Queensland Professor Addresses Human Trafficking Myths and Realities in Short Course, Lecture

Most of us are familiar with how human trafficking is portrayed in movies and television. Victims are abducted, taken to a strange place, and forced to work against their will. However, that scenario rarely plays out in the real world, says Andreas Schloenhardt, professor at the University of Queensland TC Beirne School of Law.

“Most cases do not involve someone taken against their will,” Schloenhardt adds. “They  involve people who knew where they were going and why, but they did not know the conditions they would be forced to work under. It’s very rare that anyone is kidnapped and forced into slavery.”

Schloenhardt’s visit to the campus deepened the student and faculty exchange agreement between TC Beirne and Washington University School of Law. That agreement—which also established a dual-degree program through which students of each school can earn a Master of Laws (LL.M.) degree at the other—is one of the law school’s 14 international exchange agreements. 

Schloenhardt’s lecture providing insights from an Australian perspective on the issue of human trafficking was co-sponsored by the Immigration Law Society, International Law Society, and Family Law Society. In addition, Schloenhardt taught an intensive course on Trafficking in Persons: International Law and Practice while on ampus.

 According to Schloenhardt, the United Nations’ protocol on trafficking focuses on three elements:

  • the act of recruiting, transporting, transferring, harboring, or receiving a person;
  • the means, which can include threat, force, coercion, abduction, fraud, or deception; and
  • the purpose, ranging from prostitution and sexual exploitation to forced labor

Consistent with the protocol’s criteria, the victim’s “consent” is irrelevant; as long as the offender has committed any of the acts spelled out in the protocol, trafficking has occurred, Schloenhardt said.

That’s an important concept in Australia, where 98 percent of victims are prostitutes from Southeast Asia, mostly Thailand, who are seeking better pay in Australia. Other victims are prostitutes from South Korea, where prostitution was recently recriminalized, he said.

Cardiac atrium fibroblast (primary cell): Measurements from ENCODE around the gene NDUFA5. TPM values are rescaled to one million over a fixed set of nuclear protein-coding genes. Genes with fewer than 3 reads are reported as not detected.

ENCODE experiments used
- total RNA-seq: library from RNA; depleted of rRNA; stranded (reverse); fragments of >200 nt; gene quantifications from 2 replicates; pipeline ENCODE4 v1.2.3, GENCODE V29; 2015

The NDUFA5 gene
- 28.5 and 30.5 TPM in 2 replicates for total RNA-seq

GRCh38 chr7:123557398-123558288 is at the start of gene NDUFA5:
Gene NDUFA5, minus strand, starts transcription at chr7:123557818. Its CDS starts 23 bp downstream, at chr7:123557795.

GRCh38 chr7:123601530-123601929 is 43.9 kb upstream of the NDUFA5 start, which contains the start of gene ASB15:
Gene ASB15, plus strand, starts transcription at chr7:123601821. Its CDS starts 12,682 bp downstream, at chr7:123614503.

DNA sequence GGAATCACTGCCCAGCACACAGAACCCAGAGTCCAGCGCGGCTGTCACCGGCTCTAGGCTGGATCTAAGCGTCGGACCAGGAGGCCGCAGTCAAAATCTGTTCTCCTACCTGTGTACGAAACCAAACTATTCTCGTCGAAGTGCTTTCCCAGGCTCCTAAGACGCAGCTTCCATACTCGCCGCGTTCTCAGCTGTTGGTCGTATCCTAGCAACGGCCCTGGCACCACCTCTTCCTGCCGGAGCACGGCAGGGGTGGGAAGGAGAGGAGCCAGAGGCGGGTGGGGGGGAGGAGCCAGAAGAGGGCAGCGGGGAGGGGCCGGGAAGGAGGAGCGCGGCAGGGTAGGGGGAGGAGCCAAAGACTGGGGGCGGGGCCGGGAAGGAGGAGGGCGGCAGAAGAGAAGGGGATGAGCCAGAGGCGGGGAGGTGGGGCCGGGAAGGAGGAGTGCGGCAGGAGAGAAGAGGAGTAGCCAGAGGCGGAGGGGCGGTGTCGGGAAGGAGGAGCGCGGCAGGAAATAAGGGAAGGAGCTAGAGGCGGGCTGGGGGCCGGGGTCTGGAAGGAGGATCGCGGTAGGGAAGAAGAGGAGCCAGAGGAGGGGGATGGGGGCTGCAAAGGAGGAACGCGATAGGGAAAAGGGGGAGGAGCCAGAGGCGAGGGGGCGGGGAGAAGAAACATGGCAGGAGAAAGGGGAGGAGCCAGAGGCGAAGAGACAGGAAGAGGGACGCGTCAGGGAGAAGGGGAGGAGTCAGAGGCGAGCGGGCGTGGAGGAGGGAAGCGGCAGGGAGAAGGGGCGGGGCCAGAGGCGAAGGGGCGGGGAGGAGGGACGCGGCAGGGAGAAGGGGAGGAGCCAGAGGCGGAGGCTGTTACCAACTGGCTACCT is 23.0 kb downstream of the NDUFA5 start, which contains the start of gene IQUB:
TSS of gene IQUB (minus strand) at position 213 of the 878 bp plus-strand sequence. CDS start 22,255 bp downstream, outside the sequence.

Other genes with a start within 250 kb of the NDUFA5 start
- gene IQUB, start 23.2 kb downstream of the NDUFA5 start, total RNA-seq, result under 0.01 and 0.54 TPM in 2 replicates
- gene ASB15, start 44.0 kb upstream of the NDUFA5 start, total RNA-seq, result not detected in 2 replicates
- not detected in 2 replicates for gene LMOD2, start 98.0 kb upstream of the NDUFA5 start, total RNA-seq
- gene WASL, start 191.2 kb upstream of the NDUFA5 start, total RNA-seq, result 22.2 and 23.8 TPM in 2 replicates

Still, trafficking is relatively rare in Australia. Since 2001, only 350 cases have been prosecuted. Virtually all of them involve adults, and most have previous experience in the sex industry. But it’s what they encounter “on the job” that makes them trafficking victims.

“It’s not the quantity but quality of exploitation that is the issue and that makes trafficking a heinous crime,” Schloenhardt said.

For example, often the victim is placed in “debt bondage,” where the trafficker imposes a large debt that the victim has to “work off.” Schloenhardt said that in Australia, the trafficker often keeps an accounting of the victim’s progress toward decreasing the debt. While the debt may eventually be paid off and the victim released, the coercive means the perpetrator has used classify it as trafficking.

Following Schloenhardt’s comments, Abby Howard of the St. Louis Rescue and Restore Coalition and Kristine Walentik from Catholic Legal Services offered a local context for understanding human trafficking. Howard’s organization provides a network for victims and links them to resources, like the International Institute of St. Louis, Recovery House, and YWCA. Catholic Legal Services provides victims with legal assistance.

Howard said the Western District of Missouri has prosecuted more cases of trafficking than any other jurisdiction in the nation. And unlike Australia, most cases in Missouri involve sex trafficking of minors.

Nationally, Congress passed the Trafficking Victims Protection Act of 2000 to encourage victims to come forward, because it is difficult to get convictions without victim testimony. The act created Visa T and Visa U to allow victims to stay in the United States for four years, as long as they have worked with police in trafficking cases.

However, victim cooperation is often difficult to obtain, given the language and cultural barriers and shame they have experienced. In addition, most programs are set up to provide victims with services, not to prevent trafficking from occurring.

“This is a crime that is happening around us, in our own backyards, every day,” Walentik said. “We need to build awareness to identify victims of trafficking and provide referral services for potential victims.”

 By Timothy J. Fox